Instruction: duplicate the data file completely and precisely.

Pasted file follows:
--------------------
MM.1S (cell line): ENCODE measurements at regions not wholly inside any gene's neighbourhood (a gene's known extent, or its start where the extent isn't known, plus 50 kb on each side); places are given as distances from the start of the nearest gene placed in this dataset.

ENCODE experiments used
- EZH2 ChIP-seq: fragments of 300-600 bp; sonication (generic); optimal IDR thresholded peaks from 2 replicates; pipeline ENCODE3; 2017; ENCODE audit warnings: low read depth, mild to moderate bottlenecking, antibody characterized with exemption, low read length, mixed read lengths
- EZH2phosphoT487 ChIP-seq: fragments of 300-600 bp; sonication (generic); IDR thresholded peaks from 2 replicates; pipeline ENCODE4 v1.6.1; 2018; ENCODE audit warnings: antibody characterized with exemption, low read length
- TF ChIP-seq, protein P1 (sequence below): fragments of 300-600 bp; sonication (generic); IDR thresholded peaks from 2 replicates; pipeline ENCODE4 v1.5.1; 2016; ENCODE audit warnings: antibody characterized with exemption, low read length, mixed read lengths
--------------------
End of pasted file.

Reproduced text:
MM.1S (cell line): ENCODE measurements at regions not wholly inside any gene's neighbourhood (a gene's known extent, or its start where the extent isn't known, plus 50 kb on each side); places are given as distances from the start of the nearest gene placed in this dataset.

ENCODE experiments used
- EZH2 ChIP-seq: fragments of 300-600 bp; sonication (generic); optimal IDR thresholded peaks from 2 replicates; pipeline ENCODE3; 2017; ENCODE audit warnings: low read depth, mild to moderate bottlenecking, antibody characterized with exemption, low read length, mixed read lengths
- EZH2phosphoT487 ChIP-seq: fragments of 300-600 bp; sonication (generic); IDR thresholded peaks from 2 replicates; pipeline ENCODE4 v1.6.1; 2018; ENCODE audit warnings: antibody characterized with exemption, low read length
- TF ChIP-seq, protein P1 (sequence below): fragments of 300-600 bp; sonication (generic); IDR thresholded peaks from 2 replicates; pipeline ENCODE4 v1.5.1; 2016; ENCODE audit warnings: antibody characterized with exemption, low read length, mixed read lengths